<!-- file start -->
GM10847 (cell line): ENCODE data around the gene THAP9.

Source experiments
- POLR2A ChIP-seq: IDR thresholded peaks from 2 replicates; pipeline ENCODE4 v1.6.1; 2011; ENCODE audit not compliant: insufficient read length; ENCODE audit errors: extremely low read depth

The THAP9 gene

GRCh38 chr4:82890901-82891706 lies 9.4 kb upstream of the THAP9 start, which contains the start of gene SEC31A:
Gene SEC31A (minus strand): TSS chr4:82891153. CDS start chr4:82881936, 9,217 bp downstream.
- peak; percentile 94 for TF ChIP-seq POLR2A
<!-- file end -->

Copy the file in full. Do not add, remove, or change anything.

GM10847 (cell line): ENCODE data around the gene THAP9.

Source experiments
- POLR2A ChIP-seq: IDR thresholded peaks from 2 replicates; pipeline ENCODE4 v1.6.1; 2011; ENCODE audit not compliant: insufficient read length; ENCODE audit errors: extremely low read depth

The THAP9 gene

GRCh38 chr4:82890901-82891706 lies 9.4 kb upstream of the THAP9 start, which contains the start of gene SEC31A:
Gene SEC31A (minus strand): TSS chr4:82891153. CDS start chr4:82881936, 9,217 bp downstream.
- peak; percentile 94 for TF ChIP-seq POLR2A